Atlas of the Irish Revolution

4.71 (34 Ratings by Goodreads)
Atlas of the Irish Revolution

Atlas of the Irish Revolution

4.71 (34 Ratings by Goodreads)
Hardback
Published: 1 September, 2017
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The Atlas of the Irish Revolution is a landmark publication that presents scholarship on the revolutionary period in a uniquely accessible manner. Featuring over 200 original maps and 300 images, the Atlas includes 120 contributions by leading scholars from a range of disciplines. They offer multiple perspectives on the pivotal years from the 1912 Home Rule crisis to the end of the Irish Civil War in 1923. Using extensive original data (much of it generated from newly-released archival material), researchers have mapped social and demographic change, political and cultural activity, state and non-state violence and economic impacts. The maps also portray underlying trends in the decades before the revolution and capture key aspects of the revolutionary aftermath. They show that while the Irish revolution was a 'national' event, it contained important local and regional variations that were vital to its outcomes. The representation of island-wide trends stand alongside street-level, parish, county and provincial studies that uncover the multi-faceted dynamics at play.The Atlas also captures the international dimensions of a revolution that occurred amidst the First World War and its tumultuous aftermath. Revolutionary events in Ireland received global attention because they profoundly challenged the British imperial project. Key revolutionaries operated transnationally before, during and after the conflict, while the Irish diaspora provided crucial support networks. The often neglected roles of women and workers are illuminated, while commentators consider the legacies of the revolution, including collective memories, cultural representations and historical interpretations. The Atlas of the Irish Revolution brings history to life for general readers and students, as well as academics. It represents a ground-breaking contribution to the historical geography of these compelling years of conflict, continuity and change.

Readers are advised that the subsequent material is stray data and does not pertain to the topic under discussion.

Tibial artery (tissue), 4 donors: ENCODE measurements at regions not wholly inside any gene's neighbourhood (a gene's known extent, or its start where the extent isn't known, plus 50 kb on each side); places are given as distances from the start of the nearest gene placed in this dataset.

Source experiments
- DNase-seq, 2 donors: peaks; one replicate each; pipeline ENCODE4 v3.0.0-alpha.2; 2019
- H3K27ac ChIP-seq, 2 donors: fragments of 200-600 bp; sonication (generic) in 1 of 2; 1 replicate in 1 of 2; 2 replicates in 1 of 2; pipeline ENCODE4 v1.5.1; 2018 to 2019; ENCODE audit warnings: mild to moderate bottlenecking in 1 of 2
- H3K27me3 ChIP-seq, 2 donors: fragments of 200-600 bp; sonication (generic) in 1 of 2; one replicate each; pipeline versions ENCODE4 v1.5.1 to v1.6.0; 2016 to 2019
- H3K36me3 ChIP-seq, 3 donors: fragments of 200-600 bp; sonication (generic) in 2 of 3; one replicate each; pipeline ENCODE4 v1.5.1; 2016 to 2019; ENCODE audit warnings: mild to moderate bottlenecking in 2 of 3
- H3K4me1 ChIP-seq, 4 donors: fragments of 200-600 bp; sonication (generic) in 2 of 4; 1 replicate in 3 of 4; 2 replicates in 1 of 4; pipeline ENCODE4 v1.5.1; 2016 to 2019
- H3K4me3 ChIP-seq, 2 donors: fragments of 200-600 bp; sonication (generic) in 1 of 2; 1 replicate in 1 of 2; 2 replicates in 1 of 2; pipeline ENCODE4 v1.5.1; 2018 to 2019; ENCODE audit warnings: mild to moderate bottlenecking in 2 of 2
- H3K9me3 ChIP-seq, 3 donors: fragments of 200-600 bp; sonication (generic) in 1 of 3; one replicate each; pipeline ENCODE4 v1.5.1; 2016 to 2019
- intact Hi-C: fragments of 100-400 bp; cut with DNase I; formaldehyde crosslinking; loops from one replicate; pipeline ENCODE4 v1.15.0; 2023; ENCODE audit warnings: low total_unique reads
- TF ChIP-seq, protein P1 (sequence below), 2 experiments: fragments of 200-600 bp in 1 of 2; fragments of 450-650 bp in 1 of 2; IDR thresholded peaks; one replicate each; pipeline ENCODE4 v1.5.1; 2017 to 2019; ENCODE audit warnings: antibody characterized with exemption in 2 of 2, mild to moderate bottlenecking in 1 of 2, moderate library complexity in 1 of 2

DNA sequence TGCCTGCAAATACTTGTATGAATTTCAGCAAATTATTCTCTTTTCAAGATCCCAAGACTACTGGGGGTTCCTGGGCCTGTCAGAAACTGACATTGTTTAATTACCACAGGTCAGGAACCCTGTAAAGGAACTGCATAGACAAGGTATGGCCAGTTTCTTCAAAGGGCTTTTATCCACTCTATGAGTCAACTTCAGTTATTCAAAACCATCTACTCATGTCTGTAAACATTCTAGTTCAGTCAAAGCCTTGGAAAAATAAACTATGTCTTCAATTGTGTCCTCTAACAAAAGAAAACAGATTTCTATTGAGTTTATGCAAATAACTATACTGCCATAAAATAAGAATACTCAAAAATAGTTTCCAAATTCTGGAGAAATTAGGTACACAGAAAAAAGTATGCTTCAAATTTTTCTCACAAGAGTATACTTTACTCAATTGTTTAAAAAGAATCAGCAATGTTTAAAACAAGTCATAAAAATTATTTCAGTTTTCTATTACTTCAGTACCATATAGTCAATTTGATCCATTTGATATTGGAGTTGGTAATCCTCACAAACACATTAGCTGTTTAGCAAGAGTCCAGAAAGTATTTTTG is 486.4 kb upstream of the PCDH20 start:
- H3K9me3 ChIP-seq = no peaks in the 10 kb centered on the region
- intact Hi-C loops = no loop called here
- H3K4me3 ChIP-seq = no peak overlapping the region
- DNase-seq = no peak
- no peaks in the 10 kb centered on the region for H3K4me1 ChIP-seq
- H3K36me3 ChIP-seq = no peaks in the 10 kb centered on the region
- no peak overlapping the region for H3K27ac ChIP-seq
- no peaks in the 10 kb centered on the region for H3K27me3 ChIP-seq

Prizes

Winner of Bord Gais Best Irish non-Fiction Book of the Year 2017 2017

JOHN CROWLEY is a Lecturer in the Department of Geography, University College Cork. He is co-editor of the Atlas of Cork City and co-editor of The Iveragh Peninsula: A Cultural Atlas of the Ring of Kerry and the Atlas of the Great Irish Famine DONAL O DRISCEOIL is a Lecturer in the School of History, University College Cork. He is author of Peadar O'Donnell and co-author of Beamish & CrawfordMICHAEL MURPHY has been Cartographer at the Department of Geography, University College Cork for the past twenty-five years. He has worked on the Atlas of Cork City and The Iveragh Peninsula: A Cultural Atlas of the Ring of Kerry and the Atlas of the Great Irish Famine

Type Book
ISBN 9781782051176
Number Of Pages 984
Publisher Cork University Press
Format Hardback